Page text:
30th Oct2011

Should music be a free commodity?

by Mrs. Gunn

This got a lot of comments from the blogosphere:

Reposted from the Music Think Tank at


By Michael Shoup

Begin post:

A question was brought to my attention after a chat with a friend, and I’m not sure I have an answer…  So of course, I’ll turn to you.  It went something like this:

Friend: Spotify and Rdio both seem to either limit your amount of free music or play ads. I guess I’ll have to switch back and forth between them.

Me: Or you could just pay for one?

Friend:  We pay after we know it’s good. We listen for free. Isn’t that the new standard?

Now, granted, my urging to pay for a subscription service does little to nothing to aid in providing the artist or writer with a living [ref. chart here], but it’s still a flag I carry.  I think it reminds people that streaming or downloading music gives you an emotional experience that took the creator time, money, and energy to create… and has monetary value.

I try to correlate this to something I know and enjoy quite often: Food.  As my friend pointed out later in our conversation, you can walk into many stores and sample their food before you decide to purchase as well.  I agree, and think that’s a great idea and pretty much good cheap advertising.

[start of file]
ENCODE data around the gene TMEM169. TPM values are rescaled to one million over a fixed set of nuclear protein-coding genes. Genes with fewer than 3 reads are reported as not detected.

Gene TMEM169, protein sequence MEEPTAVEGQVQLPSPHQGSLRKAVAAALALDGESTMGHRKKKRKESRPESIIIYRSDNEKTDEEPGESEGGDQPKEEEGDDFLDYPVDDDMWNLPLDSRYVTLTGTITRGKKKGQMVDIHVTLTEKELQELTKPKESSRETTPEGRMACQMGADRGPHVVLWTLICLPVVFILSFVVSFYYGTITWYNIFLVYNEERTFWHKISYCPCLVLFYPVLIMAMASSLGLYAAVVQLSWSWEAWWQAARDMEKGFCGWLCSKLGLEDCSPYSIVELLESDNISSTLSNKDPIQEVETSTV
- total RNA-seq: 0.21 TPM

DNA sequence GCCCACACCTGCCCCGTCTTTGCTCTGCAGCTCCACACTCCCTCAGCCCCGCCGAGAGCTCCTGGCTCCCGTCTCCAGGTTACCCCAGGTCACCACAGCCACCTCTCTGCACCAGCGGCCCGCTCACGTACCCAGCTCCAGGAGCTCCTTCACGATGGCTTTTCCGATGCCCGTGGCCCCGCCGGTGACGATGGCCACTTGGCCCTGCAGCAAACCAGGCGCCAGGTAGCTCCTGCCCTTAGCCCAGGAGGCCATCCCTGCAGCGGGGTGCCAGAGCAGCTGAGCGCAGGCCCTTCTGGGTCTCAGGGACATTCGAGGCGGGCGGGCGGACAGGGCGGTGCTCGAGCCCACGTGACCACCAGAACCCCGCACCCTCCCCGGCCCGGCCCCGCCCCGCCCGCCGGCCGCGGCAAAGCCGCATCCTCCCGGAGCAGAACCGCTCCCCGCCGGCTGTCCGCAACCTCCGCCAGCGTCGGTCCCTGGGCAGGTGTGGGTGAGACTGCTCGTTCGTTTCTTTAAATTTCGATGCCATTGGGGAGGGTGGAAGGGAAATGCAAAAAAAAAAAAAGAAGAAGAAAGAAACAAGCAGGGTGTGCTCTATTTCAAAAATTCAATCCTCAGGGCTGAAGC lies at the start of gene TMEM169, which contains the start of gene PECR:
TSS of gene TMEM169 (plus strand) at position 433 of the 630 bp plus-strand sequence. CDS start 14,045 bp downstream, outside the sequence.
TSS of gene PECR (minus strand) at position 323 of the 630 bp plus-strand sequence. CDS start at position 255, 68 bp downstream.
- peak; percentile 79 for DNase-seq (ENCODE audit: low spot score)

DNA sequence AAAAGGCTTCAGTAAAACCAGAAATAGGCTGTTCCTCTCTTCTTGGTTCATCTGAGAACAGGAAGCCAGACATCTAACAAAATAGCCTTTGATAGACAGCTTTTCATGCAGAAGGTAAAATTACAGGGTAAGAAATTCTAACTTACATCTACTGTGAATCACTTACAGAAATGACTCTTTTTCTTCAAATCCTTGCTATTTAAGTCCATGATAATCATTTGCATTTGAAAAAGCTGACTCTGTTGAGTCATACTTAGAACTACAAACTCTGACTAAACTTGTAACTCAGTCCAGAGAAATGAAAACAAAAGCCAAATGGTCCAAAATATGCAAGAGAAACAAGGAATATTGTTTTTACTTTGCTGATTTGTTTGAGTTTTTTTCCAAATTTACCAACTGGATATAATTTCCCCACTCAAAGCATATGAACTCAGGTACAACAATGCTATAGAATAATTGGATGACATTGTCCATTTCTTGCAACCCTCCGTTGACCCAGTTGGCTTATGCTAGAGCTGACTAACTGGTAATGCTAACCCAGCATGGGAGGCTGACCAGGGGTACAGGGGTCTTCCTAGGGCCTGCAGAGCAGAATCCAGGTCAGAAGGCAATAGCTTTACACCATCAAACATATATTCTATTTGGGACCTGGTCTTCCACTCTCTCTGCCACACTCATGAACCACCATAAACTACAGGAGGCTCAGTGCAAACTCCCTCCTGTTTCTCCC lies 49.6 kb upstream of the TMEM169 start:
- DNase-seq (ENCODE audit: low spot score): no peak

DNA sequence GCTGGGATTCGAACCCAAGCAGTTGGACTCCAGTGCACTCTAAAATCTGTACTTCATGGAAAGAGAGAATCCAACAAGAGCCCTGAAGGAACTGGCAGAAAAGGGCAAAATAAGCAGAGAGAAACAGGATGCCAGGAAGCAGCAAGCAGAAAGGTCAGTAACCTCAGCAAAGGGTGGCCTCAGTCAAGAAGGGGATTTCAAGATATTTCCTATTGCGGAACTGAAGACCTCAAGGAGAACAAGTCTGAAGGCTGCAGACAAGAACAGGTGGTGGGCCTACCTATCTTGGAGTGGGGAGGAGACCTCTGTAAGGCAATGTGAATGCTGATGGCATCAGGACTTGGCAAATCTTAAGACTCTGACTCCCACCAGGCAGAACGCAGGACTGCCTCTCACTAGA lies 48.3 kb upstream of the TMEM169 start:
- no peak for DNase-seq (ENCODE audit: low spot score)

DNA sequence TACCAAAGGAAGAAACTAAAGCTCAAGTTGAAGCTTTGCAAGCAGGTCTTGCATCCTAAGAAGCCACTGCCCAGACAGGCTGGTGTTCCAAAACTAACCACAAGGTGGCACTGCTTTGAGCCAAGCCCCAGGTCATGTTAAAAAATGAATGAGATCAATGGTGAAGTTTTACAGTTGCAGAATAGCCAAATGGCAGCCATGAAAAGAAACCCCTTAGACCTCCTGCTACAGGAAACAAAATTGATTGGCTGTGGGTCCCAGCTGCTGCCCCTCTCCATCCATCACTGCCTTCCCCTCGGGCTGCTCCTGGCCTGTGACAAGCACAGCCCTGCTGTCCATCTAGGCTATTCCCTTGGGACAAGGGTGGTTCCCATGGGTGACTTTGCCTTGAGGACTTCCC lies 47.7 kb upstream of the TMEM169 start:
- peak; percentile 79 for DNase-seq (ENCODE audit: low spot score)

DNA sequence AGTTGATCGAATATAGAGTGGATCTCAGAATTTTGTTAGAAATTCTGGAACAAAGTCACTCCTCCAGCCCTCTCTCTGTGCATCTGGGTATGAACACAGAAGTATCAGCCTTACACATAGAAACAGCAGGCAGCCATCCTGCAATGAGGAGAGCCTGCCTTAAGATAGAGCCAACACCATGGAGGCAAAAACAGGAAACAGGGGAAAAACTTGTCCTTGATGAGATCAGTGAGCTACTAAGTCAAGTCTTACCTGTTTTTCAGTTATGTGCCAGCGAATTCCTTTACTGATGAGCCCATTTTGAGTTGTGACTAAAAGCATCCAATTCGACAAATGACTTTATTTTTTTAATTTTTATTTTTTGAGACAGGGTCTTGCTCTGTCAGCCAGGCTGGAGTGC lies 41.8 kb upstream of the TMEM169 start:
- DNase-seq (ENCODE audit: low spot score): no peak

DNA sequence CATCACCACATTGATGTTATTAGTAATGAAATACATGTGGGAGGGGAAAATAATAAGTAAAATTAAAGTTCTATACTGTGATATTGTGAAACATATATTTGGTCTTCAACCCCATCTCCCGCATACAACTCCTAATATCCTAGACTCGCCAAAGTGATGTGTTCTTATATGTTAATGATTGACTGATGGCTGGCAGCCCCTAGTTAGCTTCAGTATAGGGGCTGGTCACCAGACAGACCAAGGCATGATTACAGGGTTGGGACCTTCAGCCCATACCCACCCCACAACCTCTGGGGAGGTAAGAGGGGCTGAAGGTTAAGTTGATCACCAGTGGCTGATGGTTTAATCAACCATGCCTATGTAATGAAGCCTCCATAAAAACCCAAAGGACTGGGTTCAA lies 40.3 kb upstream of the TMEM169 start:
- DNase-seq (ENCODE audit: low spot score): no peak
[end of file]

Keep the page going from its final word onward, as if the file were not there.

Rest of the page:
The difference between the restaurant industry and the music industry:  Domino’s isn’t sending you on-demand free slices of pizza to your computer for you to consume wherever you are, whenever you want it.  [But if they did we might just solve world hunger]

However, SpotifyRdio, and MOG now are [songs, not pizza, but you get it].

Now, full disclosure, I absolutely do allow Spotify and MOG to play my music and basically think of it as a necessary outlet, just like Facebook or iTunes, to reach new fans.  I also have a paid subscription to Rdio and buy records on iTunes.  While I don’t want to get into the technicalities of legislation or royalties here, artists and writers are getting compensated from a fraction of the ad revenue on these services [again, reference this humorous chart], but in essence, this trend is training the general public to think of recorded music as a Free Commodity.

So, my question to you: As recorded music becomes closer to a Free Commodity, is it up to the ethical duty of the patron to decide how to compensate the creator [Buy tickets to a show? Kickstarter support? Merchandise?] allowing the artist to incentivize listeners through their recordings?  Or should those who profit from the Commodity [Streaming Services? On Demand Radio?] be more closely regulated by legislation?



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